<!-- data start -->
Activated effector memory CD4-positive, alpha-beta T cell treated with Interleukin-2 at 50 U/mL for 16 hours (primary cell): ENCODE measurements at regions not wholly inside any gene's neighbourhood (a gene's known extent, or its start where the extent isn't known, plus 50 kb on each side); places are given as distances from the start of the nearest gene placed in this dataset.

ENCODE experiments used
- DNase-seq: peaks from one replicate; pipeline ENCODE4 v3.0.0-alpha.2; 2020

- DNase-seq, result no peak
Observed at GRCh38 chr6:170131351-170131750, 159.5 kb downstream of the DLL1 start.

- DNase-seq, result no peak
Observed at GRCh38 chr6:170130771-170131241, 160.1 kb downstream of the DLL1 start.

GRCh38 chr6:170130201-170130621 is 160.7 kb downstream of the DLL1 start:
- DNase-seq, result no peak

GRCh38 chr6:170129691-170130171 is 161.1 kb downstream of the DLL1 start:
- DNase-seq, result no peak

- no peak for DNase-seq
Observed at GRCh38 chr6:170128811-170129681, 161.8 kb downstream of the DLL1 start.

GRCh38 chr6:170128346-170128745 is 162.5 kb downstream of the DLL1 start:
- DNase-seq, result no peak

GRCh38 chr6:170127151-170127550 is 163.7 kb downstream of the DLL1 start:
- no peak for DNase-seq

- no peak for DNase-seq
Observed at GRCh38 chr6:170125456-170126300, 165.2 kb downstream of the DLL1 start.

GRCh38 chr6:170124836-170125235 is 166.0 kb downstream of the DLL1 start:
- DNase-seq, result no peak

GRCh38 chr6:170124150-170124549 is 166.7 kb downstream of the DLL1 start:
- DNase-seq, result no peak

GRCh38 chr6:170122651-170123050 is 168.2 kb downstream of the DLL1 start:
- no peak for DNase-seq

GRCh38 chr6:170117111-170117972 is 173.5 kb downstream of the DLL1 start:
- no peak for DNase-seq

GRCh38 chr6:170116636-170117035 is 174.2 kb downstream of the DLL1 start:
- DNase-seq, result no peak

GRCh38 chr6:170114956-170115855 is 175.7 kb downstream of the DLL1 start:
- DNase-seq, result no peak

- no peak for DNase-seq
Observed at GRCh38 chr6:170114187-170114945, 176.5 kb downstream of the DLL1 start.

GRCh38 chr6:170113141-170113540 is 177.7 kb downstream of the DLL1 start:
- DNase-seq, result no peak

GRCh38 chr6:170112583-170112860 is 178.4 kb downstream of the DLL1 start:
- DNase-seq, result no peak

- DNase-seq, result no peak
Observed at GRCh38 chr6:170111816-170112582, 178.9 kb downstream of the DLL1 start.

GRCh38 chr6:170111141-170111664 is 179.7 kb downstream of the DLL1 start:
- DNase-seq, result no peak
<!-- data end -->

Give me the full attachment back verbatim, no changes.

Activated effector memory CD4-positive, alpha-beta T cell treated with Interleukin-2 at 50 U/mL for 16 hours (primary cell): ENCODE measurements at regions not wholly inside any gene's neighbourhood (a gene's known extent, or its start where the extent isn't known, plus 50 kb on each side); places are given as distances from the start of the nearest gene placed in this dataset.

ENCODE experiments used
- DNase-seq: peaks from one replicate; pipeline ENCODE4 v3.0.0-alpha.2; 2020

- DNase-seq, result no peak
Observed at GRCh38 chr6:170131351-170131750, 159.5 kb downstream of the DLL1 start.

- DNase-seq, result no peak
Observed at GRCh38 chr6:170130771-170131241, 160.1 kb downstream of the DLL1 start.

GRCh38 chr6:170130201-170130621 is 160.7 kb downstream of the DLL1 start:
- DNase-seq, result no peak

GRCh38 chr6:170129691-170130171 is 161.1 kb downstream of the DLL1 start:
- DNase-seq, result no peak

- no peak for DNase-seq
Observed at GRCh38 chr6:170128811-170129681, 161.8 kb downstream of the DLL1 start.

GRCh38 chr6:170128346-170128745 is 162.5 kb downstream of the DLL1 start:
- DNase-seq, result no peak

GRCh38 chr6:170127151-170127550 is 163.7 kb downstream of the DLL1 start:
- no peak for DNase-seq

- no peak for DNase-seq
Observed at GRCh38 chr6:170125456-170126300, 165.2 kb downstream of the DLL1 start.

GRCh38 chr6:170124836-170125235 is 166.0 kb downstream of the DLL1 start:
- DNase-seq, result no peak

GRCh38 chr6:170124150-170124549 is 166.7 kb downstream of the DLL1 start:
- DNase-seq, result no peak

GRCh38 chr6:170122651-170123050 is 168.2 kb downstream of the DLL1 start:
- no peak for DNase-seq

GRCh38 chr6:170117111-170117972 is 173.5 kb downstream of the DLL1 start:
- no peak for DNase-seq

GRCh38 chr6:170116636-170117035 is 174.2 kb downstream of the DLL1 start:
- DNase-seq, result no peak

GRCh38 chr6:170114956-170115855 is 175.7 kb downstream of the DLL1 start:
- DNase-seq, result no peak

- no peak for DNase-seq
Observed at GRCh38 chr6:170114187-170114945, 176.5 kb downstream of the DLL1 start.

GRCh38 chr6:170113141-170113540 is 177.7 kb downstream of the DLL1 start:
- DNase-seq, result no peak

GRCh38 chr6:170112583-170112860 is 178.4 kb downstream of the DLL1 start:
- DNase-seq, result no peak

- DNase-seq, result no peak
Observed at GRCh38 chr6:170111816-170112582, 178.9 kb downstream of the DLL1 start.

GRCh38 chr6:170111141-170111664 is 179.7 kb downstream of the DLL1 start:
- DNase-seq, result no peak